Now, one thing I disagree with Jake on, when I trade commodities, I do spread off. Jake Bernstein would say to never spread off, just get out and take your loss. However, when I trade commodities, I have learned how to trade full contracts vs. mini contracts in a teeter/totter approach as I did today, being short up to 3 mini (32 ounce) August gold contracts, against a full August (100 ounce) contract long.

    Until I learned to spread off and work out of trades, I never achieved consistency of profits and would have occasional massive capital drawdowns. Another current example, I am trading copper at present. I am long the July contract and have not taken profits yet, a single time. When copper rallies, I go short (sell) the September copper contract (spreading off) to lock in profits, instead of liquidating the July long. Then over and over during the day, as copper falls back 50 cents to $1, I buy back the September, at a profit of $125 to $250, and then sell the September contract again on the next rally. At the end of the day, I make sure that I am spread off so that I don't have to worry about some news event causing a quick massive move against my position. I only unlock the spread for a few minutes at a time and then relock it.

    Also, I have made a whole trading system out of spreading off. Here is an example. Suppose live cattle has rallied strongly for several days and is approaching significant overhead resistance. I may decide to short live cattle by selling to open a position that I can later buy back cheaper on a selloff, and profit from the difference. With futures, you often sell first at a high price, and then buy back later at a low price, similar to shorting stock. Now suppose live cattle pauses at resistance and then punches through. If I am short the October Live Cattle Contract, and starting to lose money, I can immediately buy an August Live Cattle contract, locking in say a 40 cents loss ($160). If cattle continues showing strength, I buy a 2nd August Live Cattle Contract, making me more long than short, and on a move to say $1 higher, I will be making more on the 2 longs, than I am losing on the 1 short, and recoup my loss. More likely, I will just keep the spread on, and like Lefty does when playing the teeter/totter of NUGT & DUST simultaneously, I will find a spot to take profits on the side that is making money. In the live cattle example, if I got the August contract 40 cents higher and it rallies 60 more cents, I will take the 60 cents of profit ($240) against the next resistance level, and then buy the August back a few ticks lower to spread back off. If the strength is sustained, I will use dips to add another August, making me slightly more long than short, and then take profits on the extra contract on rallies to get balanced again with one contract long (August) and one contract short (October). It sounds crazy, but it really does work. I am quick to stop the bleeding on the losers, and then work them off at a net profit. The winners require little adjustment. For an untrained novice, it might be better to just take a quick loss, but I usually end up making more money on the trades that start out as losers, as I do on the trades that are instant winners. I seem to know what to do with the losers and am very comfortable managing the spread for profits. The winners, I need to learn to let run a bit more.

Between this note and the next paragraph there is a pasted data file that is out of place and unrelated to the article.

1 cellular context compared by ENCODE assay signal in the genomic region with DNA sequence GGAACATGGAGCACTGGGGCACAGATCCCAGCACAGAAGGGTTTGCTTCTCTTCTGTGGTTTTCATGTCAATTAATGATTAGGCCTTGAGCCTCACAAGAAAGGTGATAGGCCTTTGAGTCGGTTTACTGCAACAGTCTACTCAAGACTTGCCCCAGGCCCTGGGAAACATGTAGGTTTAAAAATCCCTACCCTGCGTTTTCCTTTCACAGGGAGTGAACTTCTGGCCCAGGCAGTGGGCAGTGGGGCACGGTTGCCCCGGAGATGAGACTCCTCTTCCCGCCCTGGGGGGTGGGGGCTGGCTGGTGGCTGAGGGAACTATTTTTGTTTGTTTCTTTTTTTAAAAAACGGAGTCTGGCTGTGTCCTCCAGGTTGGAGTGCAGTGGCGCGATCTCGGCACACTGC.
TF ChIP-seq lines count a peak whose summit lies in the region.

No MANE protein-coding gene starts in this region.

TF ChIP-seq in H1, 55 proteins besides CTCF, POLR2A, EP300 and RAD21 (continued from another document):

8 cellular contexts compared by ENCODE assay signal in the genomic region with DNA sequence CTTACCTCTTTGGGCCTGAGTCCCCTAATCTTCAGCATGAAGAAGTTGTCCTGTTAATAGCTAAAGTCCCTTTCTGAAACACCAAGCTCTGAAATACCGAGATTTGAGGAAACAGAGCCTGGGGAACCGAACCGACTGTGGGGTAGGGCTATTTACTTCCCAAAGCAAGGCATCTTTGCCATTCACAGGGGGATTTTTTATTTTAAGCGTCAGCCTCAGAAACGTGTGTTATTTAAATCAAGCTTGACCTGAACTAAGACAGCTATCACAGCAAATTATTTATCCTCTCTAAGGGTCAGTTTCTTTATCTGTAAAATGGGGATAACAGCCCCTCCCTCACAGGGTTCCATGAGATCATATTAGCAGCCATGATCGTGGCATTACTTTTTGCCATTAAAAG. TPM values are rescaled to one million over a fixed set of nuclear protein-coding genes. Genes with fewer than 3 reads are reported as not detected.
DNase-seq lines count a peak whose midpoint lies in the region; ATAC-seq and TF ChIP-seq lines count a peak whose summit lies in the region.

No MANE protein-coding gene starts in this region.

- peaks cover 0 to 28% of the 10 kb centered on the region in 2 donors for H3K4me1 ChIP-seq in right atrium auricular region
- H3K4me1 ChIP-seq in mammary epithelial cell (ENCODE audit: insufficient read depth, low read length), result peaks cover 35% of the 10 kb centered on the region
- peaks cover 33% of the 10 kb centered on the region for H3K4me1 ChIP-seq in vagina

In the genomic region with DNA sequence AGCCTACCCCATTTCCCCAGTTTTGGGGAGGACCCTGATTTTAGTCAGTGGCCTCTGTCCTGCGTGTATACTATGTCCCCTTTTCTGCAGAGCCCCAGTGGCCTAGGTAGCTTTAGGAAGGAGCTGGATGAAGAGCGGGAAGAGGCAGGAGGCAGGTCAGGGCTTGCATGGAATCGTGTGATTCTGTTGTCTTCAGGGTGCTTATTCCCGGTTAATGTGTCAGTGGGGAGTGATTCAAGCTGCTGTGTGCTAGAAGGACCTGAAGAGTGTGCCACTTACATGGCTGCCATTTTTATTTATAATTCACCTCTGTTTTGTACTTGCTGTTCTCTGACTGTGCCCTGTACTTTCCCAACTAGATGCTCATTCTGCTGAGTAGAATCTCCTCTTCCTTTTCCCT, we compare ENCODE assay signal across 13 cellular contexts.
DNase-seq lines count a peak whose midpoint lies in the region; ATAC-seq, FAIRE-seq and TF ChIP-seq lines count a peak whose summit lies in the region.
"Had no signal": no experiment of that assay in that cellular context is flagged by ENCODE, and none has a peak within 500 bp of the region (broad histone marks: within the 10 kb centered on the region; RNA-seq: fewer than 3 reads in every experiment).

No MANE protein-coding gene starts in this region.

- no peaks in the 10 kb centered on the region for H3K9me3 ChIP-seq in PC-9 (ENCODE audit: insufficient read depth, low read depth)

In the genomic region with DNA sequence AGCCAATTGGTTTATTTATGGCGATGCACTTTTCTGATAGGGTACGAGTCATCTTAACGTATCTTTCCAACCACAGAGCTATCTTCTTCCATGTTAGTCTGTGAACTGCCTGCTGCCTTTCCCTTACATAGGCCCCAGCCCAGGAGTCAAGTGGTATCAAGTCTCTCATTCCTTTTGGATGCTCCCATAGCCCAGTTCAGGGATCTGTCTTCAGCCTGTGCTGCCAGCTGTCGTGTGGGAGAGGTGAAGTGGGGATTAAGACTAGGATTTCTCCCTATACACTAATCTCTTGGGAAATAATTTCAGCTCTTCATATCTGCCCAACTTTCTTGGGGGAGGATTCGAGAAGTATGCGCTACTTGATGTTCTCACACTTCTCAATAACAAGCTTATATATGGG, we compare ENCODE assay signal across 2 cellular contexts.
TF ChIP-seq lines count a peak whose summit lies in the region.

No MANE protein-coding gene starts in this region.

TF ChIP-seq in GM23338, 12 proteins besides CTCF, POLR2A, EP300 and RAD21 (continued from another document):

If anyone decides to read Jake's latest book, they are free to email me directly with any questions or comments. I will point out the indicators that I found most useful. Till then, happy trading!


    The thoughts and opinions in this article, along with all stock talk posts made by Robert Edwards, are my own. I am merely giving my interpretation of market moves as I see them. I am sharing what I am doing in my own trading. Sometimes I am correct, while other times I am wrong. They are not trading recommendations, but just another opinion that one may consider as one does their own due diligence.

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Comments (4)
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  • donnavet4pet
    , contributor
    Comments (11) | Send Message
    Thanks for the article, RE. My book is on its way and I look forward to reading it and hope I glean many pearls of wisdom from it as I have from you and your forum colleagues.